Day seven (July 1st): a quest of change. Our hard work on the kitchen had finally started to showwe have actually put a dent in this place! The kids are now finished with school, but, thank goodness, they still come to play at the basketball courts. Because school is out, the older kids also come to play, so now we have a chance to make even more friends! The kids want to play more and more every minute, so we never have a problem with staying busy at the school. Coming home from the school, we felt a lot better about our day because we spent more time with the kids. We had our de-briefing meeting where we talk about the days delights and disappointments, and then the party started! A fellow team member, Brad Rohbock, was teaching us some swing dance moves when the Italian teenagers that are rooming by us walked by, and we invited them in! (Something to know beforehand: Abigail Denison of Team Mexico had formerly seen said Italians walking around carelessly in the nude, so we all had a preconcieved judgment that they were kind oflet‘s just sayweirdos…) after we invited them in, we ended up showing them how we get down and boogey in the U.S. When the night was over, we were all mad at ourselves for not thinking more highly of them, for, we had found that indeed, we are all weirdos!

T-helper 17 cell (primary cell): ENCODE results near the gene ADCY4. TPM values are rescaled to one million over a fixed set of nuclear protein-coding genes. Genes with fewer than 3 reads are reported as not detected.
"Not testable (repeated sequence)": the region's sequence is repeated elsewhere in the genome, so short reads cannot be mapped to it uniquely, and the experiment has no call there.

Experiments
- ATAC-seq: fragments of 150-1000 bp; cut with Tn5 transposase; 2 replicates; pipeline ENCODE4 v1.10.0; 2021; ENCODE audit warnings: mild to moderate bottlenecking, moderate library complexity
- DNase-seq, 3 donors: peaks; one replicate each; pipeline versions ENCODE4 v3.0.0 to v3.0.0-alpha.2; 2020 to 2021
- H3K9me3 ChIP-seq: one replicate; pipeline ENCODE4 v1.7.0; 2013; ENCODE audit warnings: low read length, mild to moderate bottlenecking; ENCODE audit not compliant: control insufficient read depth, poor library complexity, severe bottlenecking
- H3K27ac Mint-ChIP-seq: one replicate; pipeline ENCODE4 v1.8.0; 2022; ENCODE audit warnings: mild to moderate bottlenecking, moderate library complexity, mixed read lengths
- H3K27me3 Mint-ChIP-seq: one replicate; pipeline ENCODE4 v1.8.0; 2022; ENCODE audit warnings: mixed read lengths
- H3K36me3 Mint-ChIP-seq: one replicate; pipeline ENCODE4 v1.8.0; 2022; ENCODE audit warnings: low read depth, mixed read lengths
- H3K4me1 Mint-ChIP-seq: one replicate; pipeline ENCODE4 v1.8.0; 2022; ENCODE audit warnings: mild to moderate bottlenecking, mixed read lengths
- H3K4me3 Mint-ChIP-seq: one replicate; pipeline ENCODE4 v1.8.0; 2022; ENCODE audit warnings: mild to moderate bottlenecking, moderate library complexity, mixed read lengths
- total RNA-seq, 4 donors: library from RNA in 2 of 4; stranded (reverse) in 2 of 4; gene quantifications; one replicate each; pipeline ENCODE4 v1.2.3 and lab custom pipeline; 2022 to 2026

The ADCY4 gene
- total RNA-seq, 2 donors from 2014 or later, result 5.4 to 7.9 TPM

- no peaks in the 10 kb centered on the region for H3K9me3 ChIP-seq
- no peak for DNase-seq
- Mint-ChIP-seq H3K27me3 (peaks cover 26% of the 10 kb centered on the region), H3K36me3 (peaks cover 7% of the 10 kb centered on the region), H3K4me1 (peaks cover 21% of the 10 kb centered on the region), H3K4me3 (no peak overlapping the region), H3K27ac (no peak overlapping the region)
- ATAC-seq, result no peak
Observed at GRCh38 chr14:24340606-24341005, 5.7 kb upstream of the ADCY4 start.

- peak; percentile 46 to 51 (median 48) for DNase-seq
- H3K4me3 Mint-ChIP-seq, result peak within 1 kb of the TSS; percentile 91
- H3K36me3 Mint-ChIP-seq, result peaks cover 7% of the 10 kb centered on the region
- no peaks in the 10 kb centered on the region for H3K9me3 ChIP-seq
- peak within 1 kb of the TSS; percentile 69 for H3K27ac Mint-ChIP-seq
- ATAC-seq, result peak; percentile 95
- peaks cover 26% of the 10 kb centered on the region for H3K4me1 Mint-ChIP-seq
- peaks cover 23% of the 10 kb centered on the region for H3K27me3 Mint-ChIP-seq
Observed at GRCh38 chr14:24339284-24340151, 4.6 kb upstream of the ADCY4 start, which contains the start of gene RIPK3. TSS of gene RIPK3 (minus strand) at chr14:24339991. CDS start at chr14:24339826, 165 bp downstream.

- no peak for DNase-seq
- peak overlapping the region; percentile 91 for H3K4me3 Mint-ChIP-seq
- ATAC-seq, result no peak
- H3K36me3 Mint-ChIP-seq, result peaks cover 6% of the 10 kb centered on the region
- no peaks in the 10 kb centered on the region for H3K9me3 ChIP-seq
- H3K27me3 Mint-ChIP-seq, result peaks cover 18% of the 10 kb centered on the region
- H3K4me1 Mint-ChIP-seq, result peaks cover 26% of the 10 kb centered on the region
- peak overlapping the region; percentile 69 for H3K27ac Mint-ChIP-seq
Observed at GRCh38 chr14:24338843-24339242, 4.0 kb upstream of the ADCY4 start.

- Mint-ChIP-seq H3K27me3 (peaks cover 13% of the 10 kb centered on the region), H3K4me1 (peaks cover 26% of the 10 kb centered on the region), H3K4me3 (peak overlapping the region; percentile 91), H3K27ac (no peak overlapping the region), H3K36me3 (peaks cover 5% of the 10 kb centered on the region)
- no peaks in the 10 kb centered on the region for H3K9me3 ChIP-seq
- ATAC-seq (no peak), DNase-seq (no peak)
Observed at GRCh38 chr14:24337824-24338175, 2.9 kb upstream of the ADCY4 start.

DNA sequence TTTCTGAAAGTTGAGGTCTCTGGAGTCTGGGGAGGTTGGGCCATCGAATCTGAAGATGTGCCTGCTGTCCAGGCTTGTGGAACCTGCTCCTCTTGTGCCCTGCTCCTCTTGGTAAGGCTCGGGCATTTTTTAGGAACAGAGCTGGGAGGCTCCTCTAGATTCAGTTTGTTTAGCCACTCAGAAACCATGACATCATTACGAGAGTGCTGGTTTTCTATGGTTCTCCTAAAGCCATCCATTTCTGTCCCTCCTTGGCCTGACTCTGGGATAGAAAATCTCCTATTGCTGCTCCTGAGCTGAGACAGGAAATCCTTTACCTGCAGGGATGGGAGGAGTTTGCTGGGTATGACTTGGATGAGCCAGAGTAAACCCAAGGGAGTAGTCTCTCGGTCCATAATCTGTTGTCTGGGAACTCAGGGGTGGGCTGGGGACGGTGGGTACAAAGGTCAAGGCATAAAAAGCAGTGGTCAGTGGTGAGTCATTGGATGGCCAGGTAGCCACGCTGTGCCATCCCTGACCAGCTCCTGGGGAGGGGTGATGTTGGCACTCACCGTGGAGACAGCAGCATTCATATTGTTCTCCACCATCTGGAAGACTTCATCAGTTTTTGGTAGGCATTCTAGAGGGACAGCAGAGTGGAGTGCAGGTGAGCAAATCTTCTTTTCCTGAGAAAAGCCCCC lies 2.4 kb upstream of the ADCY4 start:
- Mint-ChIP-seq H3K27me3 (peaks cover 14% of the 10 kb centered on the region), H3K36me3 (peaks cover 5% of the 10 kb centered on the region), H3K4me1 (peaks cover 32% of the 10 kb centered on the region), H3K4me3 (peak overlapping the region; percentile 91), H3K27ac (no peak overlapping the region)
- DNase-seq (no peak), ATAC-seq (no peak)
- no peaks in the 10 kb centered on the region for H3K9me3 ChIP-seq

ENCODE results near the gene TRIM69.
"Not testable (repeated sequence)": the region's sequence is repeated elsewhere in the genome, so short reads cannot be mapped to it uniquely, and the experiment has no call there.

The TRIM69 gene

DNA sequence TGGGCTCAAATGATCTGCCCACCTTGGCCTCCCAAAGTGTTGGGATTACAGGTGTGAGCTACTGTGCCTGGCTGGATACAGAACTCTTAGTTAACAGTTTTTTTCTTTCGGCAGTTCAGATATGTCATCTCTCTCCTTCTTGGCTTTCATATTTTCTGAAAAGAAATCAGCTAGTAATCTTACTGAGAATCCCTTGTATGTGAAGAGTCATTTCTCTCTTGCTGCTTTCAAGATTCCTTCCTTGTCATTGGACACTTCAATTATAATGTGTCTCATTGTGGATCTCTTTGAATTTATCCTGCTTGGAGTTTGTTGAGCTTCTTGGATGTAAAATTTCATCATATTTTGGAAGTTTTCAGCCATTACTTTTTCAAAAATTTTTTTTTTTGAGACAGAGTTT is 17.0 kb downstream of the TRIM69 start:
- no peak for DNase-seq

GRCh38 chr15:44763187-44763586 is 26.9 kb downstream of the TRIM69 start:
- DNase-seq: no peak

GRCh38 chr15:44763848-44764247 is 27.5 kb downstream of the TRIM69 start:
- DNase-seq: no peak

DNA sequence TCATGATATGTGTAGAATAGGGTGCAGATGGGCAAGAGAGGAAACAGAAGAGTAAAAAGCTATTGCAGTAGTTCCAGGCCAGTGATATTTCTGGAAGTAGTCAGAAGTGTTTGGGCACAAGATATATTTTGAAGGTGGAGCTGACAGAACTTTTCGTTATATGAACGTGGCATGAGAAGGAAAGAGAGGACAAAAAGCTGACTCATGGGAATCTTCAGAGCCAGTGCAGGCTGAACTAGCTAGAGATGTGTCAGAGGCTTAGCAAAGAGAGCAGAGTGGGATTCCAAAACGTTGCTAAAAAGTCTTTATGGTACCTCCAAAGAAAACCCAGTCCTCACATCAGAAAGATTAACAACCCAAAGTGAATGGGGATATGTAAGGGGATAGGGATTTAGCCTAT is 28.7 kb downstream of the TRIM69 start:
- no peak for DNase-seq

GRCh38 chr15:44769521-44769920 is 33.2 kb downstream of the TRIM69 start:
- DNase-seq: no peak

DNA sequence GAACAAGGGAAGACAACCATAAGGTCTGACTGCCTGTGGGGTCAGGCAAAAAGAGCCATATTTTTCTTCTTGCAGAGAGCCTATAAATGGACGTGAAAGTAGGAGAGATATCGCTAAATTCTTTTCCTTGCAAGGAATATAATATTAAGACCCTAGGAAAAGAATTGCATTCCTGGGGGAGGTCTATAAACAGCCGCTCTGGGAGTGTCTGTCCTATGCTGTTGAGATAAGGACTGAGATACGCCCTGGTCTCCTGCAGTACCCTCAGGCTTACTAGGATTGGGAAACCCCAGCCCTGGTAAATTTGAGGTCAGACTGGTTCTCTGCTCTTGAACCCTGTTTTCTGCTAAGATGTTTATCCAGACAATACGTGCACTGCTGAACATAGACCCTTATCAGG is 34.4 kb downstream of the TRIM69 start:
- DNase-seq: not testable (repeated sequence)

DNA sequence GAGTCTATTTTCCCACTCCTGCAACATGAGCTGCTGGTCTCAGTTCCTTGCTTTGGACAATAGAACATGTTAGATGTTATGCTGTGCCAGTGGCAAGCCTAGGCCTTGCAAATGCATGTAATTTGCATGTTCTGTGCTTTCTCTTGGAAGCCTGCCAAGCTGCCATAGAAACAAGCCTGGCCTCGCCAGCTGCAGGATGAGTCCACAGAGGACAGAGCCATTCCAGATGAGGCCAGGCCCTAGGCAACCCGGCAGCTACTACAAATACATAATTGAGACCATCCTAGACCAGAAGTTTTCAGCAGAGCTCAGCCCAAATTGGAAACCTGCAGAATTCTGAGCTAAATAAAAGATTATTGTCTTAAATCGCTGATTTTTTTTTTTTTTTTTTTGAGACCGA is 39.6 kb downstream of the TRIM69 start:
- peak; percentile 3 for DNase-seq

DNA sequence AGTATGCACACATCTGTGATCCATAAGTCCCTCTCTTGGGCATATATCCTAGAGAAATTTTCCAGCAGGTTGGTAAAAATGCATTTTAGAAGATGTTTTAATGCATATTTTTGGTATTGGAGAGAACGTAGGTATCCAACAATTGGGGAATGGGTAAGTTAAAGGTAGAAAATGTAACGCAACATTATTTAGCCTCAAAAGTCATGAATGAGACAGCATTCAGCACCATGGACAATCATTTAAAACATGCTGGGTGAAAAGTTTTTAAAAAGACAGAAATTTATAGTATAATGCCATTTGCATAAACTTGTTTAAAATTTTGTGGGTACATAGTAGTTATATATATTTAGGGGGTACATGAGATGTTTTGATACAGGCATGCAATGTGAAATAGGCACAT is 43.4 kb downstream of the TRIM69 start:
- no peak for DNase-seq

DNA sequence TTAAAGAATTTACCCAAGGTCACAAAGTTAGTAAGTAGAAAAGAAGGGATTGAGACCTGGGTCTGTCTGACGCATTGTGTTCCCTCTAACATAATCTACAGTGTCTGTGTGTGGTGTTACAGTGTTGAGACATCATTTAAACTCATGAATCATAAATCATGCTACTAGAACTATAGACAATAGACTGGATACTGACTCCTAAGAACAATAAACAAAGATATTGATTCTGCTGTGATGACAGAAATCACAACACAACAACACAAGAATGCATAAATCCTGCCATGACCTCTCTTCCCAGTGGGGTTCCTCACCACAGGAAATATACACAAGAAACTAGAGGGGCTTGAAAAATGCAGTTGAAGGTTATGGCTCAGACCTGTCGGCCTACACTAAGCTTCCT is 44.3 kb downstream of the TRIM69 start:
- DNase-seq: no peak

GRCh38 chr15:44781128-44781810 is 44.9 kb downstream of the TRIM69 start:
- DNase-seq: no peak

Day eight (July 2nd): a quest in the ruins! We took a long long bus ride to Tonina and got to see some beaut ful Mayan ruins. It was definitely a work out, but it made for loads of great photoops! The little place we stopped at for lunch was for sure a pleasure for our stomachs! Another long bus ride, some shopping and food similar to the food in the states ended our nights late, but on a great note!

This first week has been all we hoped for and definitely more! Appauled that we only have one week left, we promise to make the absolute best of it! Thank you for all the support you give to our team, we will make you proud! Vive en Mexico!! For now, Adios!